Immediate responses to the term climate often conjure thoughts of drought (see the previous article links). However, managers must consider strategies for each situation: normal, wet, and drought conditions. For example, during normal years, producers may apply grazing management plans that alter plant species composition in favor of cool or warm natives, or grazing plans that maximize forage production and regrowth. This may include making sure that stocking rates are appropriate (not overstocked) and that herd sizes can remain flexible if the next year is drier. Alternatively, as seen in 2019, extreme moisture can have positive and negative impacts. Flooded fields may reduce plant growth from lack of oxygen in the soil profile.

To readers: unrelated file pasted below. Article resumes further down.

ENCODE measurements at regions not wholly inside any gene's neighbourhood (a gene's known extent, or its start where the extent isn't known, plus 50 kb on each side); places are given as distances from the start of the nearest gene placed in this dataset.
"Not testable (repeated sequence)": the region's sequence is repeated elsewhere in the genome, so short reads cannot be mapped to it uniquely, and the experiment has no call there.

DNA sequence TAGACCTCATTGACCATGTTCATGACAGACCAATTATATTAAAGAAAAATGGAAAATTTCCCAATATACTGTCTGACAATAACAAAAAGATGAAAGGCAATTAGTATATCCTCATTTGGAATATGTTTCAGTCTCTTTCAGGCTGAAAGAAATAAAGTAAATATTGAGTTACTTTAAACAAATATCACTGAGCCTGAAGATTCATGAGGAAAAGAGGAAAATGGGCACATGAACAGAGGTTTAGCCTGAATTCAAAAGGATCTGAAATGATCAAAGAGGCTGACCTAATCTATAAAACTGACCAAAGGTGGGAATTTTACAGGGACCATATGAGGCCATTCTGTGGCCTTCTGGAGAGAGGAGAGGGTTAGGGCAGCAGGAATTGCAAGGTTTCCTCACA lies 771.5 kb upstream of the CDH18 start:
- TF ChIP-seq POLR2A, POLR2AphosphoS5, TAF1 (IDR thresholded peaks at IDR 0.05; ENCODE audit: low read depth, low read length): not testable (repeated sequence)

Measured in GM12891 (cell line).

Further, a surplus of moisture can accelerate growth, reducing the concentration of minerals, such as magnesium, which can lead to grass tetany. Animals may also incur foot rot from excessive moisture. Under extremely hot or cold conditions, animals may require additional nutrients or mitigation practices. Overall, it is evident that you can’t just look at how much moisture is received; if you understand a systems thinking approach to making your operation climate ready, you start to see that aside from the “obvious” impacts on forage availability and quality, you also have to anticipate management needs from various conditions related to animal health and stresses, and the impact it has on your operation in terms of human and financial resources.